Australia’s share market might have gone up 100 percent over the last three years, but many investors will end up giving the Australian Tax Office more of that windfall than they should have, says Integrity Investment Management founder Paul Fiani.

Briefly famous in his previous job running Australian equities at UBS Global Asset Man­agement (UBS GAM), after he voted down Airline Partners’ takeover bid for Qantas, Fiani is now on a different crusade – to get retail investors interested in the after-tax performance of their funds managers.

“Integrity is one of the few managers out there that models every company in the Top 100, and includes the value of their franked income in our valuation,” Fiani says.

“That might lead us to pick different stocks than we otherwise would, which might lower our stated pre-tax performance, and might put us a bit lower in all the surveys everyone looks at today, but it’s a strategy which eventually lowers our clients’ tax bills and signifi­cantly increases their wealth.”

Apart from trying to maximise franking credits, Integrity has a ‘buy-and-hold’ investment strategy which attempts to ensure, whenever feasible, that clients are liable for the conces­sional rate of capital gains tax which applies after a stock has been held for 12 months.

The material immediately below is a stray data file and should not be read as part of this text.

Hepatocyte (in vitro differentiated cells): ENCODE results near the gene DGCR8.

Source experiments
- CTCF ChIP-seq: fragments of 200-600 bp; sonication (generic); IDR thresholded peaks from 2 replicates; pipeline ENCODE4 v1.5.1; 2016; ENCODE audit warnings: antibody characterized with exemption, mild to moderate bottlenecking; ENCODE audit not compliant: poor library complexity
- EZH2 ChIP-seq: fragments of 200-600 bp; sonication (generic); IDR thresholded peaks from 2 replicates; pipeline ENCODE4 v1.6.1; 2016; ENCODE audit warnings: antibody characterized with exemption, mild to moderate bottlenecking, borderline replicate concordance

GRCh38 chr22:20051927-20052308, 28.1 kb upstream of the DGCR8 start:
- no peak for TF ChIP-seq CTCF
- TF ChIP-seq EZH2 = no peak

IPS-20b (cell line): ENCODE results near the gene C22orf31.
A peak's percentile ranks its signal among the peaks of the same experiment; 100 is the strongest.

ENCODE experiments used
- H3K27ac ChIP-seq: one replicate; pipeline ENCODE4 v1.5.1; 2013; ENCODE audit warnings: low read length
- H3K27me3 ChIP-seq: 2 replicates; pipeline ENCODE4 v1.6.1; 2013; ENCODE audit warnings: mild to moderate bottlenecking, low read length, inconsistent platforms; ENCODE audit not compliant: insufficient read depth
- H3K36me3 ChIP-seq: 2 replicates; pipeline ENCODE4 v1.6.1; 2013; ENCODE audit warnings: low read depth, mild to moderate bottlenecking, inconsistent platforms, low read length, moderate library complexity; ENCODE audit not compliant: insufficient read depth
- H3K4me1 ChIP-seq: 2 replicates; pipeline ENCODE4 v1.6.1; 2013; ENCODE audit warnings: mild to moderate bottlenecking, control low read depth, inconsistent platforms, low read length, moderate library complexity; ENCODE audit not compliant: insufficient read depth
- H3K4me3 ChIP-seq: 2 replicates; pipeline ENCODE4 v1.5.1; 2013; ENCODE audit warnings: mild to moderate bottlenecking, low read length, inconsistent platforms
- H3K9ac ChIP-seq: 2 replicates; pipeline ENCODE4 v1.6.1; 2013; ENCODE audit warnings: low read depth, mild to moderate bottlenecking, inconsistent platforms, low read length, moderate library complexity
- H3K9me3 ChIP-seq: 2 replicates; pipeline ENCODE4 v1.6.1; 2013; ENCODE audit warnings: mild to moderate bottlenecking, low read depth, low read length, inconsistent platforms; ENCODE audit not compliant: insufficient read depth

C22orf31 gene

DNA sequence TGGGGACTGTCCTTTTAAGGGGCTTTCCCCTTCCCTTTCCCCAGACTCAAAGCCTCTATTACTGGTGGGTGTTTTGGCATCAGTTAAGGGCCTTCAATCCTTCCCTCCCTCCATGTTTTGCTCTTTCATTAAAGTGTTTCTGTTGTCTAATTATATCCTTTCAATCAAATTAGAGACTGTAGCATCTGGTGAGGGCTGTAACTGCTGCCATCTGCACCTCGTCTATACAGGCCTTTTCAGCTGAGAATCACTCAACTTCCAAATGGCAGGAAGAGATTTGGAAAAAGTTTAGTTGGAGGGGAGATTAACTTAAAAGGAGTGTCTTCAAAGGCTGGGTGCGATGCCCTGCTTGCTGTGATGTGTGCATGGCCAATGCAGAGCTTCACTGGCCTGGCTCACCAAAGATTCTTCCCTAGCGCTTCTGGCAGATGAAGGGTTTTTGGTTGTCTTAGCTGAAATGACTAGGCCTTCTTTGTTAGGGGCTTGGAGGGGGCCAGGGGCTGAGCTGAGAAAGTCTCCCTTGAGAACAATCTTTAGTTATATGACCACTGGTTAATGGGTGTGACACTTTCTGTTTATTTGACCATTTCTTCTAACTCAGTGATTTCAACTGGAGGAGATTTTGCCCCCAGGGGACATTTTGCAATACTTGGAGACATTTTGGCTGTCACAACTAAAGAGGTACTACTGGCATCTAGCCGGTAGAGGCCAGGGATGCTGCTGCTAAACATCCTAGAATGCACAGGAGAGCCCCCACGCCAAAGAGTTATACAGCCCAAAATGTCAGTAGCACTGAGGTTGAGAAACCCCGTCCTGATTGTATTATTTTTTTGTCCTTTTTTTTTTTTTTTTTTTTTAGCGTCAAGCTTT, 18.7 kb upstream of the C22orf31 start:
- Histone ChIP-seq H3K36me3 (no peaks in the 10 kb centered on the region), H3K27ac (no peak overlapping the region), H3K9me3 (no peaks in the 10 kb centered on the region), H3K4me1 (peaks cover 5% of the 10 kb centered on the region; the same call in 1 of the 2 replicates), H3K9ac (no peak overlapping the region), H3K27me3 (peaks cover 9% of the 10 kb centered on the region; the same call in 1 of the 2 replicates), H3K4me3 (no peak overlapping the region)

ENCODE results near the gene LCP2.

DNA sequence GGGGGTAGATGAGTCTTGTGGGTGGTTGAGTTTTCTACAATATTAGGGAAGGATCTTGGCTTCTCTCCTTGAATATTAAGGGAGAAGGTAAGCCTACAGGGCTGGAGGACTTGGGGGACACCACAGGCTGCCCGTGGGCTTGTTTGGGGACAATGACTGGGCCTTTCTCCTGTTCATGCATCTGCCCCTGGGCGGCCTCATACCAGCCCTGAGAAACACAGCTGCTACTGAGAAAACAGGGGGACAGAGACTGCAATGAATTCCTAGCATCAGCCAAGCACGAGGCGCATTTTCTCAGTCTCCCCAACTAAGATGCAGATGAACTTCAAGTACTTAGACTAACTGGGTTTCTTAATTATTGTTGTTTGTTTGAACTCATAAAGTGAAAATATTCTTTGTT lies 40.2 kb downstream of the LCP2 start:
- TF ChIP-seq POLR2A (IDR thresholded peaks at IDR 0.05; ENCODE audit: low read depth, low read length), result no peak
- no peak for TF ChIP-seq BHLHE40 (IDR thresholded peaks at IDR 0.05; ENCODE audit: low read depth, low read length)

In the case that the one-year deadline is looming and Integrity has some negative senti­ments towards the stock or wants to lock in profits, Fiani says the cost of foregoing the capital gains tax concession will be factored into the decision to sell or retain.

“A lot of those big performance numbers you see on the surveys have been achieved by guys trading in and out of the same stock, sometimes on the same day,” Fiani says.

“It looks great for now, but when the party’s over you’re paying half of it away in capital gains tax.”

Integrity, whose staff now includes five members of Fiani’s UBS GAM team, released a PDS for its Australian Share Fund in October.

Join the discussion